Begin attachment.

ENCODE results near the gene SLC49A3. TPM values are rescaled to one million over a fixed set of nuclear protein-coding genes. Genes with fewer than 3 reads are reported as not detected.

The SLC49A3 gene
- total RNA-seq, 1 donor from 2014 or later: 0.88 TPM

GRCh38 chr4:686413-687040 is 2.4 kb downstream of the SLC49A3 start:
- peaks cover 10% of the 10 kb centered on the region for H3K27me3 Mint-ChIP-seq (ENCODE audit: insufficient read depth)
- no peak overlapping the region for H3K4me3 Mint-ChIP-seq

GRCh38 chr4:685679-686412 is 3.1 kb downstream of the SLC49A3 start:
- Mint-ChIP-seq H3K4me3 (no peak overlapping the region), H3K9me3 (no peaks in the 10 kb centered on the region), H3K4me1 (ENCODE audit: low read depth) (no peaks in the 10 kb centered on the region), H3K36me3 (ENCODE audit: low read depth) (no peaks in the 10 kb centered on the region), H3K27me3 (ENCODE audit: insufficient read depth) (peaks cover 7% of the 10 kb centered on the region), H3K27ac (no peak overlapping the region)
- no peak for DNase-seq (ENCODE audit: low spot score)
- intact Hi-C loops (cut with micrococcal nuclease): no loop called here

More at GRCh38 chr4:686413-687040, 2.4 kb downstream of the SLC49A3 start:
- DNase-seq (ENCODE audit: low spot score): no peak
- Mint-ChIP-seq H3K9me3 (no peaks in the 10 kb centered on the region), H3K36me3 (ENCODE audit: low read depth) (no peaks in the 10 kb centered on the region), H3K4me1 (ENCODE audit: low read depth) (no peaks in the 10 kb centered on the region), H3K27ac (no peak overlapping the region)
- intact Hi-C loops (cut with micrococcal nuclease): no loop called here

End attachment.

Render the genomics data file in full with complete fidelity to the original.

ENCODE results near the gene SLC49A3. TPM values are rescaled to one million over a fixed set of nuclear protein-coding genes. Genes with fewer than 3 reads are reported as not detected.

The SLC49A3 gene
- total RNA-seq, 1 donor from 2014 or later: 0.88 TPM

GRCh38 chr4:686413-687040 is 2.4 kb downstream of the SLC49A3 start:
- peaks cover 10% of the 10 kb centered on the region for H3K27me3 Mint-ChIP-seq (ENCODE audit: insufficient read depth)
- no peak overlapping the region for H3K4me3 Mint-ChIP-seq

GRCh38 chr4:685679-686412 is 3.1 kb downstream of the SLC49A3 start:
- Mint-ChIP-seq H3K4me3 (no peak overlapping the region), H3K9me3 (no peaks in the 10 kb centered on the region), H3K4me1 (ENCODE audit: low read depth) (no peaks in the 10 kb centered on the region), H3K36me3 (ENCODE audit: low read depth) (no peaks in the 10 kb centered on the region), H3K27me3 (ENCODE audit: insufficient read depth) (peaks cover 7% of the 10 kb centered on the region), H3K27ac (no peak overlapping the region)
- no peak for DNase-seq (ENCODE audit: low spot score)
- intact Hi-C loops (cut with micrococcal nuclease): no loop called here

More at GRCh38 chr4:686413-687040, 2.4 kb downstream of the SLC49A3 start:
- DNase-seq (ENCODE audit: low spot score): no peak
- Mint-ChIP-seq H3K9me3 (no peaks in the 10 kb centered on the region), H3K36me3 (ENCODE audit: low read depth) (no peaks in the 10 kb centered on the region), H3K4me1 (ENCODE audit: low read depth) (no peaks in the 10 kb centered on the region), H3K27ac (no peak overlapping the region)
- intact Hi-C loops (cut with micrococcal nuclease): no loop called here